Bruises, sweat and smiles

Cheerleading teams hustle their way to state championship round

November 05, 2006|By Sandy Alexander | Sandy Alexander,sun reporter

Do athletes wear bows in their hair?

Nine area cheerleading teams said they do as they brought an energetic combination of athleticism and showmanship to the fall South Regional high school championship at Reservoir High School in Howard County on Thursday night.

Teams of 20 girls - every one sporting a beribboned ponytail and makeup - danced, shouted, threw each other in the air, flipped, cartwheeled and formed human pyramids in relentless 2 1/2 -minute routines that left the competitors breathless and, in some cases, needing ice packs and bandages.

Northeast and Broadneck high schools placed second and third, respectively, sandwiched between the winner, Atholton, and fourth-place River Hill, both of Howard County. All four advanced to the state championship Thursday at North Point High School in Charles County.

"They did everything they set out to do," eight-year Broadneck coach Karen Clapsaddle said of her squad. "They perfected every single stunt."

While Anne Arundel County has recognized cheerleading as a sport for about a decade, she said, such contests are fairly new for schools in the Howard system, which made cheerleading a varsity sport a little more than a year ago.

The cheerleaders - including many who have competitive experience outside of high school - were excited to have an opportunity to show off their challenging, full-length routines in addition to pumping up the crowd at sporting events.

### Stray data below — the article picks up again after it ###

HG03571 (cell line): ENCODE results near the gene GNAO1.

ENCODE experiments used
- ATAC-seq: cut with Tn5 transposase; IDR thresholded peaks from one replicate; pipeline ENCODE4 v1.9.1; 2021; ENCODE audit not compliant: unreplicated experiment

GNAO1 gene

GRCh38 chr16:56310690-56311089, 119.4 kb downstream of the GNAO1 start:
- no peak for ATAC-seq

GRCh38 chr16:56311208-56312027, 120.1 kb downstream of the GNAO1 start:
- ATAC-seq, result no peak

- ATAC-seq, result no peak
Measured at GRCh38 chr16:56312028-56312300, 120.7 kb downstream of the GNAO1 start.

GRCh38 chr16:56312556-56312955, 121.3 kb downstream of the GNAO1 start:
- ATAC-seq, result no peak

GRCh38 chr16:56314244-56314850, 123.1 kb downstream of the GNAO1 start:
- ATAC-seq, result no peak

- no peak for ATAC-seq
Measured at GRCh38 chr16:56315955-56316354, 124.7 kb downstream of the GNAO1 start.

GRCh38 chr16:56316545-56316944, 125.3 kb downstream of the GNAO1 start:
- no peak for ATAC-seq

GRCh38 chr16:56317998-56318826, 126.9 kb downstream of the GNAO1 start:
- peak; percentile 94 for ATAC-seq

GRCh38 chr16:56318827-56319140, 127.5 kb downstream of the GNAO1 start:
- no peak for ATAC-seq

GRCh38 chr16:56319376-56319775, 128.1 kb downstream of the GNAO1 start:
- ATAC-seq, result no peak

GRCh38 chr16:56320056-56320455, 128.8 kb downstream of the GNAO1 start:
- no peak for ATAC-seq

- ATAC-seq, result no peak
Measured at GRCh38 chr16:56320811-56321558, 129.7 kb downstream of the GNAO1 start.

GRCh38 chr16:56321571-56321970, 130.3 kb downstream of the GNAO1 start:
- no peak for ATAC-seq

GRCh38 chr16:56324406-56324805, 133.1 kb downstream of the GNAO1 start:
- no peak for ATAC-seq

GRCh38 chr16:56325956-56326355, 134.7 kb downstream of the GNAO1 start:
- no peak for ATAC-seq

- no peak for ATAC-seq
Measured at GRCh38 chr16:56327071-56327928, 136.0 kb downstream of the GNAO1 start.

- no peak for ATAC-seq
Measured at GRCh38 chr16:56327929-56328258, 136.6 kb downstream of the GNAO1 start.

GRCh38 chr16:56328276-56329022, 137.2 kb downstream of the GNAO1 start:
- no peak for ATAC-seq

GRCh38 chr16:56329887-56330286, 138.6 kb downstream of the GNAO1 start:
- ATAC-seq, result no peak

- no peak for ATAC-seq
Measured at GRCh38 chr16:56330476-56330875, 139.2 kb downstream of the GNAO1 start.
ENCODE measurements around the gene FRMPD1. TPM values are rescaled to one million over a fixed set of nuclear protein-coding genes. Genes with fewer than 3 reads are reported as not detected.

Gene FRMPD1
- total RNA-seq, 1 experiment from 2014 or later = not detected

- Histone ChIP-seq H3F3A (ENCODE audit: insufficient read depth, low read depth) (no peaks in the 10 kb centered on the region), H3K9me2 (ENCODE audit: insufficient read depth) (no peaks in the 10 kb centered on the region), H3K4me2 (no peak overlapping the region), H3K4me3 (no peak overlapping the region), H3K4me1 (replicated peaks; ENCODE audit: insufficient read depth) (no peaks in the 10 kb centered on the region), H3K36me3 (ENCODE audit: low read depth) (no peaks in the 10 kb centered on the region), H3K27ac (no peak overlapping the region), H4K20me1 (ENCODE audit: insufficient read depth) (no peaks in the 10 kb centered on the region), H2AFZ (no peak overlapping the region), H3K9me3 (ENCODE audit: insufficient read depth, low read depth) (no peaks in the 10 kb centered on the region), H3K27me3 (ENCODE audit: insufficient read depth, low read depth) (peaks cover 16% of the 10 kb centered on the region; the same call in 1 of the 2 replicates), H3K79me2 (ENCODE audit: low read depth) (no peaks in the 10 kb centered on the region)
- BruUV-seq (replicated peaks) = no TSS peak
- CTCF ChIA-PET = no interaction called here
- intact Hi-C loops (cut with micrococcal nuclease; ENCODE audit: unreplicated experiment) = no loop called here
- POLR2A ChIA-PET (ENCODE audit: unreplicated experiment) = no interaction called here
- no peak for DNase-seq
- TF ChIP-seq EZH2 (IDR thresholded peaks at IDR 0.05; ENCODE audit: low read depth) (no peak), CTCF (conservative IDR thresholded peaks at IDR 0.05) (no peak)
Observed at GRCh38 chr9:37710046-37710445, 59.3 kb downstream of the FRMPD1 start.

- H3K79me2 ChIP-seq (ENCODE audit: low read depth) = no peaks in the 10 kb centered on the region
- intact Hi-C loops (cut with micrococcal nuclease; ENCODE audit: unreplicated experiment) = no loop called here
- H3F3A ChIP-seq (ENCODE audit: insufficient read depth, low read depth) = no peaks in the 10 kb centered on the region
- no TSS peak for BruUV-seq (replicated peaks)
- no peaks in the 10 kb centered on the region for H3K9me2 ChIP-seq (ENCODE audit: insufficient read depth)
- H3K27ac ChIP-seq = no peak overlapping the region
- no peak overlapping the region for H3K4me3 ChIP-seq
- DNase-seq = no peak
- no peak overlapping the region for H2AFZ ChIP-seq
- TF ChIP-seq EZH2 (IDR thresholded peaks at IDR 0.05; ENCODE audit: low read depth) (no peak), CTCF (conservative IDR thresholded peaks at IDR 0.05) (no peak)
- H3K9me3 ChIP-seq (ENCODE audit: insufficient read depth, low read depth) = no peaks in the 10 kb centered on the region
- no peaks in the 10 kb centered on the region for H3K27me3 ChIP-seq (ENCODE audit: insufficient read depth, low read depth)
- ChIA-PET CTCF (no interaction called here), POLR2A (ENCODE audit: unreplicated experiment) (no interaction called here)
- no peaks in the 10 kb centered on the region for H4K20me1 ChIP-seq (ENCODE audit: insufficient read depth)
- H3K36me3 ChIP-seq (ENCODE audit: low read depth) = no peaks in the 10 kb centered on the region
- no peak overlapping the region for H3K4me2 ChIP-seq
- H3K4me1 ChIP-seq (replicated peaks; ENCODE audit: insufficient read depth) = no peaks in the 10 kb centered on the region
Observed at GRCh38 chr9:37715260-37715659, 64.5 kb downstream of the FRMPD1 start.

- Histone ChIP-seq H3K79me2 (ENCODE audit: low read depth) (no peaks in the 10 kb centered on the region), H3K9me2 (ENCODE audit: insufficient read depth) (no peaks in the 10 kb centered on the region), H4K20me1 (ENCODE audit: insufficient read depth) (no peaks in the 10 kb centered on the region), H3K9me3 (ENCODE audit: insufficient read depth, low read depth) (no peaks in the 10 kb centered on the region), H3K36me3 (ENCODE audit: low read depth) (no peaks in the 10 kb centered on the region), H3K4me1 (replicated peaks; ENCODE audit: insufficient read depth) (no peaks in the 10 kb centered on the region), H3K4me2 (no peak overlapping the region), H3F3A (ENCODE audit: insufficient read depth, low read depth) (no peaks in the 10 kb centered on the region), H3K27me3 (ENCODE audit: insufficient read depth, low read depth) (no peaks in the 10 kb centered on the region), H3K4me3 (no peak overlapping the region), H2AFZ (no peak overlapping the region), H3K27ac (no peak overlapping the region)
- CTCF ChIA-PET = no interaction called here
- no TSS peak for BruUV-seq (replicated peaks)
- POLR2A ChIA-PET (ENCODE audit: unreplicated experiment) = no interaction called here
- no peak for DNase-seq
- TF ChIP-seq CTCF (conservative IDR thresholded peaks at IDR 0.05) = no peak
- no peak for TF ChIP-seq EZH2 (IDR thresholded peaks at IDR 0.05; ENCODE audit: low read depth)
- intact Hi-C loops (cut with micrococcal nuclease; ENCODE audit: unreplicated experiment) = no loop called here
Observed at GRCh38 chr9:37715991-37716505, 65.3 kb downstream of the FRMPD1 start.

"It was always like people looked down on us because we were on the sidelines," said Tian Tian Feng, 17, a cheerleader from Atholton. "This is a point where people can realize how much hard work goes into this."

Jennifer George, first-year coach of Northeast, last year's state champion, said her team practices 10 to 12 hours a week. She credited its second-place finish last week to a "very, very powerful opening."

"It's a jam-packed routine," she said.

The teams are scored on required elements, including dance segments, cheering, stunts, pyramids and tumbling. Half of the routine involves the group cheering together as they perform, and half is set to music.

Most schools chose medleys of popular rock and hip-hop songs, although Atholton stood out with its 1950s- and '60s-oriented mix.

Clean presentations with precise, uniform movements are important. "Judges are looking for a lot of timing and sharpness," said Atholton's varsity coach, Amy Tieperman.

Overall presentation also is a factor. Teams talked about the need for good "facials," or smiling, upbeat expressions, in earning up to 100 total points from each of three judges.

Jordann Montoya, 14, a cheerleader at Oakland Mills, said those requirements make cheerleading "harder than any other sport. We get beat up, we fall, and we keep a smile on our faces."

Practices are held between more traditional cheering at 20 sporting events - including all the varsity sports for both genders - each season. There are also separate tryouts for the fall and winter seasons.

It is a demanding schedule, Tieperman said, and feelings have been mixed about the change in status. The interscholastic contests give the cheerleaders a chance to put their efforts to the test, and show friends, family and fellow students what they can do. Teams also now receive funding and recognition from their schools, but the teenagers miss going to all the football or basketball games and are not allowed to travel as much.

As the teams psyched themselves up Thursday night with chants and lots of bouncing, cheering sections erupted in the stands led by junior varsity cheerleaders, football players and other supporters.

Not surprisingly, cheerleaders like to be cheered, too.

"It's that two minutes and 30 seconds when all the eyes are on you and the crowd cheers so loud," said Atholton cheerleader Danielle Cymber, 15. "The whole 2 1/2 minutes is the best part."

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